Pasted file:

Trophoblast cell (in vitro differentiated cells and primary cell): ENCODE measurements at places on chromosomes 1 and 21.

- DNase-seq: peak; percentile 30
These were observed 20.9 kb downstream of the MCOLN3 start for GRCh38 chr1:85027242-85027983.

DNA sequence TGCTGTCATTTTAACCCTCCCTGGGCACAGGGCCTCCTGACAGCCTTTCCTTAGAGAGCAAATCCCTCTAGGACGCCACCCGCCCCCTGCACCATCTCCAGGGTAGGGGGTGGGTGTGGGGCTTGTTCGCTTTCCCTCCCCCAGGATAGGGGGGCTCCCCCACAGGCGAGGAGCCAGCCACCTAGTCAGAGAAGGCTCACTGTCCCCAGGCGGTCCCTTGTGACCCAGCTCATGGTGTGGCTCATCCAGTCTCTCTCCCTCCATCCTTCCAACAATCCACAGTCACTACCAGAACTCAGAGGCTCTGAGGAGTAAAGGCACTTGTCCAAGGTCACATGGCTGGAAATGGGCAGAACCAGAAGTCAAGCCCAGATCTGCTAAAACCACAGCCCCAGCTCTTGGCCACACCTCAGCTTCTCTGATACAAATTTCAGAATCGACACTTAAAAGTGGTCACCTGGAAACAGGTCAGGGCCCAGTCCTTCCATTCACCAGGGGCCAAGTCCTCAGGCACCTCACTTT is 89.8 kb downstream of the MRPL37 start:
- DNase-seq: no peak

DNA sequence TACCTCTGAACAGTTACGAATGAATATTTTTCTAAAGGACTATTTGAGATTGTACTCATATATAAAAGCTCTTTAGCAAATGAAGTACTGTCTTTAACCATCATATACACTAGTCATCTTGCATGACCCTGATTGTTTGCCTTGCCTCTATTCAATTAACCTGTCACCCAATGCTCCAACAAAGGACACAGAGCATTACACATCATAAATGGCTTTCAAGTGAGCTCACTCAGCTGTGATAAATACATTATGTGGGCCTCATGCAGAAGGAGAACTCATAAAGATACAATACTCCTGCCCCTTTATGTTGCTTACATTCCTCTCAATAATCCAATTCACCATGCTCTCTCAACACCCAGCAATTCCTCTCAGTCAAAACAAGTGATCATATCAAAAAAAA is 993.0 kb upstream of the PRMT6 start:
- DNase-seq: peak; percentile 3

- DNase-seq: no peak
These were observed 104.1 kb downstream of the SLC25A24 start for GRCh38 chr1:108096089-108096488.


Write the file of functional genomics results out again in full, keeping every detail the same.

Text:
Trophoblast cell (in vitro differentiated cells and primary cell): ENCODE measurements at places on chromosomes 1 and 21.

- DNase-seq: peak; percentile 30
These were observed 20.9 kb downstream of the MCOLN3 start for GRCh38 chr1:85027242-85027983.

DNA sequence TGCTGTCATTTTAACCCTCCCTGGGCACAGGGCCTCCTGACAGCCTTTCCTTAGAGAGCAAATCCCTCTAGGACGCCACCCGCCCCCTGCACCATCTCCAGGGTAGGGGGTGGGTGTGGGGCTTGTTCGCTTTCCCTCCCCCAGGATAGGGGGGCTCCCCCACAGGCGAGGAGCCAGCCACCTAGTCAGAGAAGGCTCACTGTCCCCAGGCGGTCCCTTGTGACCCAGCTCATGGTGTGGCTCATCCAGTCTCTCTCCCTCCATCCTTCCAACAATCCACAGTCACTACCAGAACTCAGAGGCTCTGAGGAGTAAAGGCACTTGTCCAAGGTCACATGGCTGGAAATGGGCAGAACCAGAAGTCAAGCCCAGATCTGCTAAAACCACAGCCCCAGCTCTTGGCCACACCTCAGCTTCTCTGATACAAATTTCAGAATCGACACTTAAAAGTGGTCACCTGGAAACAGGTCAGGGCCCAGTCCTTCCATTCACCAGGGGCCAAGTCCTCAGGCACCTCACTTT is 89.8 kb downstream of the MRPL37 start:
- DNase-seq: no peak

DNA sequence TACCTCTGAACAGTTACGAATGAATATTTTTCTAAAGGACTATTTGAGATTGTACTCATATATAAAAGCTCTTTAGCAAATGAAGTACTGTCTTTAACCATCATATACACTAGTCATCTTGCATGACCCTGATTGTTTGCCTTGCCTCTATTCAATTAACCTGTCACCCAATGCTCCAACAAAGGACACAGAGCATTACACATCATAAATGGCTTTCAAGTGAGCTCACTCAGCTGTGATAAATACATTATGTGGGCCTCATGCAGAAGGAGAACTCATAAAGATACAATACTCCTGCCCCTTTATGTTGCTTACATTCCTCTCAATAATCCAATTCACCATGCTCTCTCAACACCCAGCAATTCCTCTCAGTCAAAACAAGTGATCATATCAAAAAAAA is 993.0 kb upstream of the PRMT6 start:
- DNase-seq: peak; percentile 3

- DNase-seq: no peak
These were observed 104.1 kb downstream of the SLC25A24 start for GRCh38 chr1:108096089-108096488.